The misguided notion of evolution as “only a theory” reappears in Murphy’s closing:

If professors or teachers at any grade level are going to teach evolution, they should make sure their students are aware that it is a theory and not a fact. If a student who had never been taught evolution before had been sitting in that class, they would forever think evolution is a fact and those who believe otherwise are nutcases.

Not only do professors need to be wary of what they’re teaching, but students must also be cautious. Students, never take anything a professor says at face value. I encourage you to research things for yourself and make an informed opinion. You never know when someone could be teaching you theory and not fact.

Yes, Ms. Murphy, evolution is a theory and a fact as well.  Those who don’t accept it either don’t know the evidence or, as in your case, are blinded to that evidence by adherence to religion. Perhaps Murphy’s evolution professor didn’t give that evidence, and if that’s true he should have.  That’s why my first two lectures in Evolution are on the evidence for it, and why I wrote my book.  But before dismissing evolution as “only a theory,” Murphy should have “researched things for herself”.  She obviously didn’t.

Murphy’s piece has garnered 259 comments at the site.  Most of them are right on the mark, but some miss it widely. Here’s an example of each (click to enlarge):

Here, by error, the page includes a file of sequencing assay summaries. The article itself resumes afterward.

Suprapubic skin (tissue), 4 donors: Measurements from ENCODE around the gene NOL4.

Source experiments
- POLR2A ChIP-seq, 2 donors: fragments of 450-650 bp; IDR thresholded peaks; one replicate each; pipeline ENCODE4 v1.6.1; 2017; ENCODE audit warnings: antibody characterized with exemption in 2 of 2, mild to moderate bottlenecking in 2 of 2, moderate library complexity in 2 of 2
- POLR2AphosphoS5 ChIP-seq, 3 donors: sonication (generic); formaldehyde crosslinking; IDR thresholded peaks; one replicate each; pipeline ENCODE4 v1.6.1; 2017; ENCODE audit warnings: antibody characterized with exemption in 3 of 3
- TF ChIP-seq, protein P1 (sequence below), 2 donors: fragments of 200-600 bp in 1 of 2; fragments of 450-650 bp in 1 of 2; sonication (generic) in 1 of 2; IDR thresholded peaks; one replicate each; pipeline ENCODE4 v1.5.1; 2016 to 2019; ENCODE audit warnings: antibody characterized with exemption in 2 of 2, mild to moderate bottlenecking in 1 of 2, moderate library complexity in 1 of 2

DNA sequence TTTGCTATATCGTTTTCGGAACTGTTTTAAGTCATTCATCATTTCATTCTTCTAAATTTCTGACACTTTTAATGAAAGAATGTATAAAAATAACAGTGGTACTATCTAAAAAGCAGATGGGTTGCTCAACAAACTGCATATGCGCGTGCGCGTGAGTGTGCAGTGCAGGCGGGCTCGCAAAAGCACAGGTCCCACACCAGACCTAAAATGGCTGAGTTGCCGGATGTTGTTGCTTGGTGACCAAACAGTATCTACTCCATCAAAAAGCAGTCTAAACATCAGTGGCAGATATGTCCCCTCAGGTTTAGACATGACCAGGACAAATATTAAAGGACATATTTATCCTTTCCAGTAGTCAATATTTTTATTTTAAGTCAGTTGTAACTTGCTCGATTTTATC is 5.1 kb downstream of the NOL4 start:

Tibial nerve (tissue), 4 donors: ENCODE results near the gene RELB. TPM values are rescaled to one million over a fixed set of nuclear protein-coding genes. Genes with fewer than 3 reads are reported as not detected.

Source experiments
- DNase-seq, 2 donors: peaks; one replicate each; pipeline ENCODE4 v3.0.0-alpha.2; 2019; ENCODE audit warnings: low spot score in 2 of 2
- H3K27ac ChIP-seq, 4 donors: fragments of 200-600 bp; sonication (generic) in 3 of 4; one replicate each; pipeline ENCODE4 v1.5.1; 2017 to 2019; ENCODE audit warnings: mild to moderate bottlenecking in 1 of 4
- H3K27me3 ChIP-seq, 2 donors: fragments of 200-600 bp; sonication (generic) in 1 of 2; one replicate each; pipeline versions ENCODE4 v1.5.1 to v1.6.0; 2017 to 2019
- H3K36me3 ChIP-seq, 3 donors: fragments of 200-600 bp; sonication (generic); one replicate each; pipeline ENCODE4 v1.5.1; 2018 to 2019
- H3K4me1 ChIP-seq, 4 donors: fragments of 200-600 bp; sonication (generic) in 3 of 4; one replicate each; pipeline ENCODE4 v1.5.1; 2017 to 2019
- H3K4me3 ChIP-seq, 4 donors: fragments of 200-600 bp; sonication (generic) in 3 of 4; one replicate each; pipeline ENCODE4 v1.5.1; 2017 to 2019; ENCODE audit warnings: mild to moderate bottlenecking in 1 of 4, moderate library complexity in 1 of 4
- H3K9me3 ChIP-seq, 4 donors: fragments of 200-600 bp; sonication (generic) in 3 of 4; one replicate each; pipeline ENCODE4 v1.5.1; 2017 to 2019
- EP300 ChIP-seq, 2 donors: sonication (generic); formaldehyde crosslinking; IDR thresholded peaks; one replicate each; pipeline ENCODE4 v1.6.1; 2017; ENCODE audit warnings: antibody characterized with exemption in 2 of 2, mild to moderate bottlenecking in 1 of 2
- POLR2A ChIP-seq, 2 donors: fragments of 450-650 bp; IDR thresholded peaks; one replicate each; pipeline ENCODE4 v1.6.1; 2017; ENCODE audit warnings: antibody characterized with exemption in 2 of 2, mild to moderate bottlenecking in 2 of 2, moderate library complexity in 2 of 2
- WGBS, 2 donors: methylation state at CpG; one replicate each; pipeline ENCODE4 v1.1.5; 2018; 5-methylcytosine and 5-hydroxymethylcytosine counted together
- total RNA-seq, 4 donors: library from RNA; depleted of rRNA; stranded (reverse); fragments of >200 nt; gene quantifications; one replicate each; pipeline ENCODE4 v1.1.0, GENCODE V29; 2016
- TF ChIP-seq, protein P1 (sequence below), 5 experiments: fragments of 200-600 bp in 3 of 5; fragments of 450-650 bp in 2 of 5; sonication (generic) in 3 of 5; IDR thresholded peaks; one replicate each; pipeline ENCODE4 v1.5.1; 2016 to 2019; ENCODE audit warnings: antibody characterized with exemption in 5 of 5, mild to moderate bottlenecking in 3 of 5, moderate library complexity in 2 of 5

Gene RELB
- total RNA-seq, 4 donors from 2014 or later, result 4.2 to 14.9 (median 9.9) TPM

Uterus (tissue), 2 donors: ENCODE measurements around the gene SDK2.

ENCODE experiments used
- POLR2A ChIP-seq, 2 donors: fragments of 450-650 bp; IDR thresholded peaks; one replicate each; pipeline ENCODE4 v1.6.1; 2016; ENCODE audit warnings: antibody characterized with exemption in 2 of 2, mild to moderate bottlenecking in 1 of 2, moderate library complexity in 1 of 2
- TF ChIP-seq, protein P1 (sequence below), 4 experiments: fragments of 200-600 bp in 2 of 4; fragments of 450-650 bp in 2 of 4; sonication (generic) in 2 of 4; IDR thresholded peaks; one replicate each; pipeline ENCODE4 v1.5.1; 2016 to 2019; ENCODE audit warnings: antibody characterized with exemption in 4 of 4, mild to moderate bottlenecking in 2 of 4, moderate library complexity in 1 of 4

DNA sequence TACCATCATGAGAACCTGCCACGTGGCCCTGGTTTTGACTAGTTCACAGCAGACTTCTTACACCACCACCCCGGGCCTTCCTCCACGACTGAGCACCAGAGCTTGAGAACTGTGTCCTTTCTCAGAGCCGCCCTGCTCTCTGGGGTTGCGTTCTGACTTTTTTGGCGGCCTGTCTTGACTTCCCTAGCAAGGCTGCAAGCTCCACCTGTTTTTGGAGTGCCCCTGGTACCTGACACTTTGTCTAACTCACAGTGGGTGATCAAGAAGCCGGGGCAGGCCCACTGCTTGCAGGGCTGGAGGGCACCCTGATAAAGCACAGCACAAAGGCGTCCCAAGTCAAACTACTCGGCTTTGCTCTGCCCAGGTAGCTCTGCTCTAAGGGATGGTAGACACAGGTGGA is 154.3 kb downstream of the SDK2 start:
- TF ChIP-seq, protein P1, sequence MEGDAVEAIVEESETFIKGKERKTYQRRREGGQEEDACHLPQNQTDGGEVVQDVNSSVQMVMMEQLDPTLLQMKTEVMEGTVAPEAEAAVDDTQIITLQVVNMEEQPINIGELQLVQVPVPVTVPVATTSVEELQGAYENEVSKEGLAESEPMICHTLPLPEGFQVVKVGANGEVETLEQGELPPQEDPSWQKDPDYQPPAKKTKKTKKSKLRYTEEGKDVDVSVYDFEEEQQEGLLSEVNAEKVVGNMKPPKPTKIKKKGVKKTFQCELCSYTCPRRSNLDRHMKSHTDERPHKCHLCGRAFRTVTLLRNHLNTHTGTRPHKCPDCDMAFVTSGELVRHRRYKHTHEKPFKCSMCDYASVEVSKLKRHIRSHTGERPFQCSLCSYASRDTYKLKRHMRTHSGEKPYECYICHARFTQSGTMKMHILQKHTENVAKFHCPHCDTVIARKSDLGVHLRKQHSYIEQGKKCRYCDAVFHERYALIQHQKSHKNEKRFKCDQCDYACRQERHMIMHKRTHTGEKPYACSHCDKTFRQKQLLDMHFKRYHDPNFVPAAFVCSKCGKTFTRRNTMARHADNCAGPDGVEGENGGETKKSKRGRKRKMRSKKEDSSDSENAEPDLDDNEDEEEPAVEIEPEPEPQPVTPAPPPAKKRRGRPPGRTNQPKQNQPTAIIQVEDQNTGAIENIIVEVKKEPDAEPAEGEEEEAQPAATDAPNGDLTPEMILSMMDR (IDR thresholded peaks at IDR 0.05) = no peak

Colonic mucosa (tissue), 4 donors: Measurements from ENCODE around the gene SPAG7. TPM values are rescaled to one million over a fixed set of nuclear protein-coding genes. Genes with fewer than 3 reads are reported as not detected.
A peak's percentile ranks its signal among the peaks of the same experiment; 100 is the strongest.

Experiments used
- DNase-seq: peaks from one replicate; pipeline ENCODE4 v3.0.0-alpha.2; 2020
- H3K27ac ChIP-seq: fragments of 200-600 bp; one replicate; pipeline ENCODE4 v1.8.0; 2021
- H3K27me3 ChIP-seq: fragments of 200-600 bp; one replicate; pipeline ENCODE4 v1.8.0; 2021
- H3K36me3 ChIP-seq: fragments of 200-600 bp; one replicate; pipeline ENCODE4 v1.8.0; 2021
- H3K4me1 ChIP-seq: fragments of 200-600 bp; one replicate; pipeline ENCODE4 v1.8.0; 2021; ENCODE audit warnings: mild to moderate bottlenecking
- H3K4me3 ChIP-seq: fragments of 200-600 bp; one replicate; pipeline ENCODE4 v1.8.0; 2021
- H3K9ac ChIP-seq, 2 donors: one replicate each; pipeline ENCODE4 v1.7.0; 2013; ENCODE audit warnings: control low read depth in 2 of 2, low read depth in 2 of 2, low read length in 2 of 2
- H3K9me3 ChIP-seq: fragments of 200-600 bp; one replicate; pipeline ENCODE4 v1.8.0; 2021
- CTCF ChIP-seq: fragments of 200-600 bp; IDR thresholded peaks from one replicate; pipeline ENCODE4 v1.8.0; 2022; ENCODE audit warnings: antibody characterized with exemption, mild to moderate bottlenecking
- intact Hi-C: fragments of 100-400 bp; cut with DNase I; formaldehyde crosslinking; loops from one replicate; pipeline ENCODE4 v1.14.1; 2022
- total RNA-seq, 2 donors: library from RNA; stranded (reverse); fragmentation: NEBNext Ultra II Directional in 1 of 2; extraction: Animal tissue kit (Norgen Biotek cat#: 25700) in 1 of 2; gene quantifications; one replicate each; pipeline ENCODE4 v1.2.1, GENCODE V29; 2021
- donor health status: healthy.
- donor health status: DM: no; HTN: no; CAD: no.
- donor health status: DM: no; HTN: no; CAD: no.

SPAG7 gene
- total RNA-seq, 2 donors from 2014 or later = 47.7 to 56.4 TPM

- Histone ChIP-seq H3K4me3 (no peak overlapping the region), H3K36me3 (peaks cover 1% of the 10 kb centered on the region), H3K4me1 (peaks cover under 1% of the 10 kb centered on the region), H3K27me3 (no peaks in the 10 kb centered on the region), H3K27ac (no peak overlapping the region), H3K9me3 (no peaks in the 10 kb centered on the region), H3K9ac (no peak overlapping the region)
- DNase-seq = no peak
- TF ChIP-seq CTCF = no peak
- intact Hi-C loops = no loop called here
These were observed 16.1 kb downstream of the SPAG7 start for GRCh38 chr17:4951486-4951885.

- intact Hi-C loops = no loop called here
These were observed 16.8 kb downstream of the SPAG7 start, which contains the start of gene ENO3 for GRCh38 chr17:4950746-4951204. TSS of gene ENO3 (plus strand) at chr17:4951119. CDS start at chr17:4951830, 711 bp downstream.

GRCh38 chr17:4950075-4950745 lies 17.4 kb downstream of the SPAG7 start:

181 thoughts on ““Only a theory”???

  1. Apropos of a previous thread, it is interesting to see Murphy, a defender of creationism, put “theistic evolution” under that term.

  2. I am reminded of a student in one of my classes a few years ago who was charged by other students of being ignorant because she rejected the theory and fact of evolution. She replied to the charge, “I am not ignorant. I know the facts, but I choose not to believe them.”

    1. What she cannot accept is the implication that there is no one up in the sky, pressing a button with her name on it.

  3. Nice quote-mine at the end, probably just reposted from some other creationism source.

    Here, let me fix that…
    Evolution Religion is a fairy tale for grown-ups. This (thing that is totally not a) theory has helped nothing in the progress of science. It is useless.”

    1. Well spotted, Eric. the “think for yourself” meme (meaning don’t accept the evidence for evolution) does indeed crop up all over the place in the post-Dover counter-educational creationist literature. “Explore Evolution” is a good example.

  4. Thanks for taking this up. I was appalled by that article, too.

    A Facebook friend chimed in to say that many scientists were just as wrong as the author about what constituted a ‘fact’. I think the author had a long way to go to even be wrong, though.

      1. Actually, her professor was remiss for not thoroughly explaining and defining the term “Theory” in the scientific sense. Once the definition is stipulated as the factual definition, she would find herself to be boxed in. But Creationists never, ever accede to the overwhelming evidence. Ms. Murphy probably thinks she is being “tested by God.”

  5. I never use the expression “theory of evolution” precisely because it invites the kind of ignorant or willful misunderstanding that this student has shown. And I bet she didn’t hear the expression in class, either.

    It’s worth emphasising that calling something a theory says absolutely nothing about its truth. Theories range from the theory of conic sections (a branch of geometry, and as certain as anything can be), through Newton’s theory of gravity (true up to a point), and ideal gas theory (true of a non-existent gas, to which real gases approximate), to the Steady State theory of the Universe (wrong).